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Voyage … A Journey in Song
Ayelet Amots Avramson (mezzo-soprano)
Jonathan Zak (piano)
rec. The Classical Studio, Herzliyah, Israel, no recording dates given
Sung texts with English translations enclosed
ROMÉO RECORDS 7321 [72:09]

Five years ago I reviewed a disc with songs by Brahms, Mahler and Alban Berg with these two artists. Though I had some objections I rounded off the review “I derived a lot of pleasure from this programme.” I don’t know when either of the discs was recorded, since there are no recording dates given in the booklets, but probably some time must have passed since the previous disc, because I noted a slightly edgy tone that I couldn’t remember on the first disc. But the singing is well-modulated and carefully nuanced, and in the second Ravel song Lŕ-bas, vers l’église she is soft, warm and inward with expert pianissimo singing. Chanson des cueilleuses de lentisques (tr. 4) is a beautiful melody and the singing is lovely. In the final song Tout gai! (tr. 5), which is more outgoing, the vibrato widens and the tone becomes more strident at nuances over mf. In spite of my reservations this is however an agreeable reading of these Greek folk songs.

Turning then to Britten’s harmonizations of British folksongs, Ms Amots-Avramson sings a beautiful Salley Gardens, and The ash grove with some thrilling seasoning is fresh and inspiring. Indeed it seems that she is more on the same wavelength with Britain than with France and Greece. The sparse accompaniment in the Somerset song The trees they grow so high is a kind of resting point before the lively The Ploughboy, with energetic, even bombast accompaniment and it is delivered with intensely expressive singing. Contrasts again: The foggy, foggy dew is sensitively phrased – exquisite indeed! The last rose of summer. Irish like The Salley gardens, has a decidedly autumnal mood, sadder than the Flotow version. A lament that rhymes well with the text. Oliver Cromwell is a rumbustious finale to this group, sung with tongue in the cheek and virtuosity.

These songs are well-known, not only to British audiences. The Brazilian folksongs are a lesser-known quantity, I believe, but in arrangements by Ernani Braga and Heitor Villa-Lobos they are agreeable acquaintances, and the concluding Engenho novo! is a wholly charming homage to a new sugar machine!!!

The Bartok songs, from the Zvolen district in Slovakia, are the results of his avid collecting of folksongs, not only from Hungary but also Bulgaria and, as here, Slovakia. Bartok takes some time to come to terms with, but Lakodalomr (Wedding) (tr. 22) and the wild Legénytánc (Lads dance) (tr. 24) are good starting points, in particular the latter with its intense rhythms and hilarious piano part is the most immediately catching of them and the performances are generally excellent. The Sephardic Jews were Jewish people in Spain from the early Middle Ages. Their music had a very special mood and they are sung here in a very special dialect. These are songs to come back to for their ancient flavour, even though Yehezkel Braun may have adjusted them to more modern times. Fascinating they are anyway.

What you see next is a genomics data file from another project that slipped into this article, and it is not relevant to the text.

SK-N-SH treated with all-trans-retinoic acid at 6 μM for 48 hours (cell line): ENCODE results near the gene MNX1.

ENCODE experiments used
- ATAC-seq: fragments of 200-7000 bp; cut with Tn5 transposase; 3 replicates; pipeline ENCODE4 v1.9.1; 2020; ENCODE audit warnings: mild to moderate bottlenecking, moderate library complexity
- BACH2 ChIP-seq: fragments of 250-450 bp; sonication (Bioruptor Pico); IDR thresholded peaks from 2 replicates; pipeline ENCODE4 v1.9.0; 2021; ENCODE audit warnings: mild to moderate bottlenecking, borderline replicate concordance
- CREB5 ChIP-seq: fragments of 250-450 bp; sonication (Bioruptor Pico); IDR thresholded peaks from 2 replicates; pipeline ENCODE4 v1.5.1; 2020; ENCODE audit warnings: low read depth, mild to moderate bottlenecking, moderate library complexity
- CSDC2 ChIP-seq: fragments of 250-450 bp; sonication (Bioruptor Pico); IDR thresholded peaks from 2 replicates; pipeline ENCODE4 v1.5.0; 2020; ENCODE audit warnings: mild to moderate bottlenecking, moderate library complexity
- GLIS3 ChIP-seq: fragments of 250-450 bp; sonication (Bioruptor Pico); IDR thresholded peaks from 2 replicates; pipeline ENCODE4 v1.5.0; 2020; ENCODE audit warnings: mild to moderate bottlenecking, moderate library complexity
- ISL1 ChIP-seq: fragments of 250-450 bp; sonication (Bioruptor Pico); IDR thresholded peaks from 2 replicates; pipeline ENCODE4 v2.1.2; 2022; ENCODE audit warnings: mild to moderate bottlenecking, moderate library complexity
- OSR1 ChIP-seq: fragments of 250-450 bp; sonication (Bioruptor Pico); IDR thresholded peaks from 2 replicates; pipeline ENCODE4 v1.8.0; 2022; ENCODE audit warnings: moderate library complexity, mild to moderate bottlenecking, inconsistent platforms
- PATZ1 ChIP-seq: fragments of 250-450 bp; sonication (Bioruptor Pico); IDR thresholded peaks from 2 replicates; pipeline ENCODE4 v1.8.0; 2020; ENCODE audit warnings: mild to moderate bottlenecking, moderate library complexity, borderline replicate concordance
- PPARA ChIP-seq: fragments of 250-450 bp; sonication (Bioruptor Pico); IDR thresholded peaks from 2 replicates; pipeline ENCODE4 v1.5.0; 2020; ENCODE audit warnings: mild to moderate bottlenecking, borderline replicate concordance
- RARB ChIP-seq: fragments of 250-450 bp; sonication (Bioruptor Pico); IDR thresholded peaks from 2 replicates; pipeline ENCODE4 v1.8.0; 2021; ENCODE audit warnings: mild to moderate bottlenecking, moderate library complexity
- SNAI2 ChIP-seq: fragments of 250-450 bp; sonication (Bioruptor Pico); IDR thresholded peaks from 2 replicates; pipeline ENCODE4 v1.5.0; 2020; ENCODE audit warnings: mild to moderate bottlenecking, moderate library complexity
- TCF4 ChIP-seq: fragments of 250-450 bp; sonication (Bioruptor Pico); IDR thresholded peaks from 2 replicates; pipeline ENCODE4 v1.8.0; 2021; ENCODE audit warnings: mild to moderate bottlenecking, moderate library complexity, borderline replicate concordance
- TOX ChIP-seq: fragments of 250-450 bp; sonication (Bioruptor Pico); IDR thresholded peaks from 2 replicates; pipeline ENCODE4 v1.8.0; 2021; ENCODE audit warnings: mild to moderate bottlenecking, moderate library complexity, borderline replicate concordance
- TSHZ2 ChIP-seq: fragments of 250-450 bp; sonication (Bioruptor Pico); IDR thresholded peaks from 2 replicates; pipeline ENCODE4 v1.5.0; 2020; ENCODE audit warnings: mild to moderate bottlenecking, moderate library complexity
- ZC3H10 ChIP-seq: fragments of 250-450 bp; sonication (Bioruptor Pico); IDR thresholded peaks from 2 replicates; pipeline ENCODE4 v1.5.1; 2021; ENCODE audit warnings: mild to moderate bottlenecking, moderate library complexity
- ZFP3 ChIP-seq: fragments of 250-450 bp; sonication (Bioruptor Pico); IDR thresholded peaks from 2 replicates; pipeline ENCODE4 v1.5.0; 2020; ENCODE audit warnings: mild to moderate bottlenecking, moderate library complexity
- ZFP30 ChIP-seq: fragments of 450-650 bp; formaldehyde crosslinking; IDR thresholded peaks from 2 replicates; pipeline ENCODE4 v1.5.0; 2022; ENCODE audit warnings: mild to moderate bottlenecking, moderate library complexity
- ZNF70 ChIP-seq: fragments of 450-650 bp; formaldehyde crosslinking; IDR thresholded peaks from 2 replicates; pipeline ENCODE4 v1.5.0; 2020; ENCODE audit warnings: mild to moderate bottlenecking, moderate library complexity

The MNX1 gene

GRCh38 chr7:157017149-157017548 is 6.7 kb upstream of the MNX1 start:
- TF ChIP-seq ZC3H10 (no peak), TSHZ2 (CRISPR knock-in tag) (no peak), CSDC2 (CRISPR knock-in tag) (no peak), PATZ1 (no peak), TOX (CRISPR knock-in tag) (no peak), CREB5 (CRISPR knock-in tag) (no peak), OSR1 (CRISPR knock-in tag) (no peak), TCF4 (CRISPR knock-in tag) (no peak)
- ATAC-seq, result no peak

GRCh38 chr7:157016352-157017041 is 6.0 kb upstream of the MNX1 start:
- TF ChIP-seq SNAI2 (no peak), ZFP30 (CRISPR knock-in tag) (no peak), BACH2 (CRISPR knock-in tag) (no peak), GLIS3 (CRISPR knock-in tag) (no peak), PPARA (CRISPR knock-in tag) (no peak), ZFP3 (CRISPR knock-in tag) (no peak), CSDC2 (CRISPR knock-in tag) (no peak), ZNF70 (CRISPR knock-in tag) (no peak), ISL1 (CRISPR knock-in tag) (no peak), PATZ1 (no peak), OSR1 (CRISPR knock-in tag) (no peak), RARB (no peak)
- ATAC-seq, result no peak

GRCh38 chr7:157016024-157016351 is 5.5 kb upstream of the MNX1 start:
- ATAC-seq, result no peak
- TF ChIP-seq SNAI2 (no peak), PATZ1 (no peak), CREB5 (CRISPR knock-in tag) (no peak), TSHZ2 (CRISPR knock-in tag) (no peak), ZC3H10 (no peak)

The two Spanish folksongs by Fernando Obradors are easier to assimilate at once. Del cabello más sutil (tr. 28) has a melody to treasure and a text to match, while Coplas de Curro Dulce is full of Spanish flavour.

Folk music as basis for art songs is a valuable source and here we are treated to a wide spectrum of inspirational music from various parts of the world. They vary a lot between themselves but in the end they create a unit of world music that is hard to resist.

Ms Amots-Avramson’s readings are very attractive and Jonathan Zak, whom I have experienced as accompanist on numerous occasions, never lets things down. This is a voyage I will resume with pleasure!

Göran Forsling

Previous review: Jonathan Woolf

Contents
Maurice RAVEL (1875 – 1937)
5 Greek Folk Songs:
1. Chanson de la Mariée (Song of the bride) [1:34]
2. Lŕ-bas, vers l’église (Yonder, at the church) [1:32]
3. Quel gallant m’est compar5able (What dandy can compare with me) [0:56]
4. Chanson des cueilleuses de lentisques (Song of the girls gathering mastic resin) [2:42]
5. Tout gai! (All are happy) [0:57]
Benjamin BRITTEN (1913 – 1976)
Folksong Arrangements:
6. The Salley Gardens (Irish tune) [2:53]
7. The ash grove (Welsh tune) [2:42]
8. The trees they grow so high (Somerset Folk Song) [4:40]
9. The Ploughboy (Tune by W. Shield) [2:02]
10. The foggy, foggy dew (from Suffolk) [2:29]
11. The last rose of summer (Irish tune) [4:12]
12. Oliver Cromwell (Nursery rhyme from Suffolk) [0:50]
Brazilian Folksongs:
13. A Casinha Pequenina (The small house) (arr. Ernani Braga)[2:58]
14. Modinha (Arr. Heitor Villa-Lobos) [2:06]
15. Vióla quebrada (The broken guitar)(Arr. Heitor Villa-Lobos) [4:48]
16. Cancăo do poeta do século XVIII Song by an 18th century poet) (Arr. Heitor Villa-Lobos) [2:49]
17. O’Kinimbá (Arr. Ernani Braga) [2:23]
18. Estrella é lua nova (The star is a new moon) (Arr. Heitor Villa-Lobos) [1:15]
19. Engenho novo! (New machine!) (Arr. Ernani Braga) [1:49]
Béla BARTÓK (1881 – 1945)
Falun – Village scenes (Songs from the Zvolen district in Slovakia):
20. Szénagyüjtéskor (Haymaking) [1:16]
21. A menyasszonyná (At the brides) [1:32]
22. Lakodalomr (Wedding) [2:52]
23. Bölcsödal (Lullaby) [4:18]
24. Legénytánc (Lads dance) [2:11]
Yehezkel BRAUN (1922 – 2014)
3 Sephardic Romances:
25. Durme, durme (Sleep, sleep) [2:29]
26. Esta Rachel la estimoza (It is Rachel, the estimated) [2:36]
27. Morenica a mi me llaman (They call me blackie) [3:52]
Fernando OBRADORS (1897 – 1945)
2 Spanish Folk Songs:
28. Del cabello más sutil (From your fine hair) [2:19]
29. Coplas de Curro Dulce (Couplets by Curro Dulce) [2:50]




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